, Volume 29, Issue 2, pp 79-86
Date: 17 Sep 2012

Safety and Tolerability of Fluticasone Furoate Nasal Spray Once Daily in Paediatric Patients Aged 6–11 Years with Allergic Rhinitis

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Abstract

Background: Fluticasone furoate is a novel enhanced-affinity corticosteroid that has demonstrated favourable safety and tolerability in paediatric patients. Three pivotal phase III studies were conducted in children as young as 2 years of age; however, because the European Medicines Agency has recently approved fluticasone furoate for use in children aged ≥6 years, a subanalysis has been conducted to support safety and tolerability in the 6- to 11-year age group.

Methods: All three trials included in the subanalysis were randomized, double-blind, placebo-controlled, parallel-group studies: a 2-week US study in patients with seasonal allergic rhinitis (SAR), a 12-week global study in patients with perennial allergic rhinitis (PAR) and a 6-week US hypothalamic-pituitary-adrenal (HPA) axis safety study in patients with PAR. Randomized patients received once-daily treatment with either fluticasone furoate nasal spray (FFNS) 55 εg (n = 297; 2-week SAR and 12-week PAR studies only), FFNS 110 εg (n = 321) or vehicle placebo nasal spray (n = 330). Safety assessments included clinical adverse event (AE) monitoring, clinical laboratory tests, detailed nasal examinations, monitoring of vital signs, and 12-lead ECGs. Ophthalmic examinations (12-week PAR study only) were conducted by an ophthalmologist or optometrist before randomization and at final treatment visit. Twenty-four-hour urinary cortisol (UC) excretions (6- and 12-week PAR studies) and serum Cortisol (SC) concentrations (6-week PAR study only) were assessed at specified timepoints over 24 hours as a measure of HPA axis function. In the 6-week HPA axis safety study in patients with PAR, 24-hour UC and SC samples were collected in a domiciled (clinical) setting.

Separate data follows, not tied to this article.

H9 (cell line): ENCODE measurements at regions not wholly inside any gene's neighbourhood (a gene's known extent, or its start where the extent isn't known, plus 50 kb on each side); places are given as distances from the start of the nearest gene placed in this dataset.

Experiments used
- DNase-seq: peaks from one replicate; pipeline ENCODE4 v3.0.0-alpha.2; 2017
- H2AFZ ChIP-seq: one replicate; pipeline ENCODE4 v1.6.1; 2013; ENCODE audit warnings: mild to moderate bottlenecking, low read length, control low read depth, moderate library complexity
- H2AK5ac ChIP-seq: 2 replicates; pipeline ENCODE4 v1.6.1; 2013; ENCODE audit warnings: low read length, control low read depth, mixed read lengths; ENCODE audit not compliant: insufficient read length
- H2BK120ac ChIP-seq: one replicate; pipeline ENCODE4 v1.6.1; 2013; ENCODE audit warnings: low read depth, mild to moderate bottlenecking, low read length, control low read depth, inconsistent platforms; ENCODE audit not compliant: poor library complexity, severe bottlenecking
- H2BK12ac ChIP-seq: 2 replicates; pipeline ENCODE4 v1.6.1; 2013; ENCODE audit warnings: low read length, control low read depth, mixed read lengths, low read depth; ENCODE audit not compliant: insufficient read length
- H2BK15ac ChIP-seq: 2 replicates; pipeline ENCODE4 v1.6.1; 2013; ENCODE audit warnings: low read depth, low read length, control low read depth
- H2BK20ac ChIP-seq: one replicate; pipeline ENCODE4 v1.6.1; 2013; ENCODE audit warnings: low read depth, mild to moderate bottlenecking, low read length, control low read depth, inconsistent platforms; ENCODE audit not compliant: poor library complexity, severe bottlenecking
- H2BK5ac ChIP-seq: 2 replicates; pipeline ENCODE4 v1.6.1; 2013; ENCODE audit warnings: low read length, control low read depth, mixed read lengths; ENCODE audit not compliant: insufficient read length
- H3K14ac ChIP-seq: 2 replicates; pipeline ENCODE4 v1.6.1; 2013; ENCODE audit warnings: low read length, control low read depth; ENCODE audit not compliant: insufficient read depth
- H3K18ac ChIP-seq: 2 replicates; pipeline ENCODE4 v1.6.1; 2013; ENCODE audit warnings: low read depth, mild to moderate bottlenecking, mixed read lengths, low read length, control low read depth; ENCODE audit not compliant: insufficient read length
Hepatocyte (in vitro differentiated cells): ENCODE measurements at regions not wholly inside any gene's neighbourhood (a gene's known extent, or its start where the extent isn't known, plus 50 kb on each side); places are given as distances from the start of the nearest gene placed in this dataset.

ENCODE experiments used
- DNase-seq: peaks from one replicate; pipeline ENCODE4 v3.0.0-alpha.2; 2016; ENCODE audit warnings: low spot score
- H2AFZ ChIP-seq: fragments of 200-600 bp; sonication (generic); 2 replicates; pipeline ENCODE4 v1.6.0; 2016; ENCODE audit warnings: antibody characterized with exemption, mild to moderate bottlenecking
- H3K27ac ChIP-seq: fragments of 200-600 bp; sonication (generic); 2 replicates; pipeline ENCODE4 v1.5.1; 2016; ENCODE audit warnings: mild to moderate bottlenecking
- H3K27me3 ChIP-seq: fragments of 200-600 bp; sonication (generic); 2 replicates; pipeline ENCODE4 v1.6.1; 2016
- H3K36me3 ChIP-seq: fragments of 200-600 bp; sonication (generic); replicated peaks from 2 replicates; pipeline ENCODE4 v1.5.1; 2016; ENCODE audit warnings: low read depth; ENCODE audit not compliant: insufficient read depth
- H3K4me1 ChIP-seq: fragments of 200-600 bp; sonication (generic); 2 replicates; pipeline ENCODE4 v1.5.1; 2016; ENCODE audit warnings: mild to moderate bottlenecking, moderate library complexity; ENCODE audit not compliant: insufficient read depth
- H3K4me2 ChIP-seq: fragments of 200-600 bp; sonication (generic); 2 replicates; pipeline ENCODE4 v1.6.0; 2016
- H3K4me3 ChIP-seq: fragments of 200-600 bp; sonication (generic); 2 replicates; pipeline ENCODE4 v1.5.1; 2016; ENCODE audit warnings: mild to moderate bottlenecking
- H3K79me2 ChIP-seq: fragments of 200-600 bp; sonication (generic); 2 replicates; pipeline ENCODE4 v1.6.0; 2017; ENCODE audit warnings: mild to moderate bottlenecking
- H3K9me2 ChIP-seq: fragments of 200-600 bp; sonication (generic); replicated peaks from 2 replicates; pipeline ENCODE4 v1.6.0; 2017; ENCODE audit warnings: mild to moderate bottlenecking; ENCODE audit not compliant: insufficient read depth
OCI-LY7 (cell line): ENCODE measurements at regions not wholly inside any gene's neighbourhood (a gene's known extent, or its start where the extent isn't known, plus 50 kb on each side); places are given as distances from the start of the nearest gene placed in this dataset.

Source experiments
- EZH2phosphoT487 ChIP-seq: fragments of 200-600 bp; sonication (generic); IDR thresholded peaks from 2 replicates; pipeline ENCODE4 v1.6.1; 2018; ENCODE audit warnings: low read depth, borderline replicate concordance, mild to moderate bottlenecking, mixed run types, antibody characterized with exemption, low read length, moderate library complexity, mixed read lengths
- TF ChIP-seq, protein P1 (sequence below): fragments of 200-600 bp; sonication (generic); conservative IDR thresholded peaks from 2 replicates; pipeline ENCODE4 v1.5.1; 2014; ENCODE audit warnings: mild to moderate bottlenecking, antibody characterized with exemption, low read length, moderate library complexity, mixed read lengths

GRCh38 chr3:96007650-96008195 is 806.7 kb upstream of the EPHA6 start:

Results: No unexpected safety results were observed in patients aged 6–11 years enrolled in the three studies. Across all three trials, AEs considered by the investigator to be drug related were observed in 10%, 7% and 8% of patients in the FFNS 55 εg, FFNS 110 εg and placebo groups, respectively. The most common AEs were headache (8%, 9% and 8% in the FFNS 55 εg, FFNS 110 εg and placebo groups, respectively), nasopharyngitis (5%, 6% and 5%, respectively), pharyngolaryngeal pain (5%, 3% and 4%, respectively), epistaxis (4% in both active treatment groups and 4% in the placebo group) and pyrexia (3% in both active treatment groups and 2% in the placebo group). Findings from nasal examinations were similar across the treatment and placebo groups. Ophthalmic examinations found no differences between the treatment groups for mean change from baseline in intraocular pressure (assessed in the 12-week PAR study only), and no posterior subcapsular cataracts were reported in patients in either FFNS-treatment group. In the 6-week HPA axis study, 24-hour SC geometric mean concentrations were similar for FFNS and placebo groups. The lower limit of two-sided 95% confidence interval (CI) for the treatment ratio was greater than the prespecified noninferiority margin of 0.8 (treatment ratio = 0.92, 95% CI 0.80, 1.05).

Conclusions: FFNS has a favourable safety and tolerability profile in patients aged 6–11 years with PAR or SAR.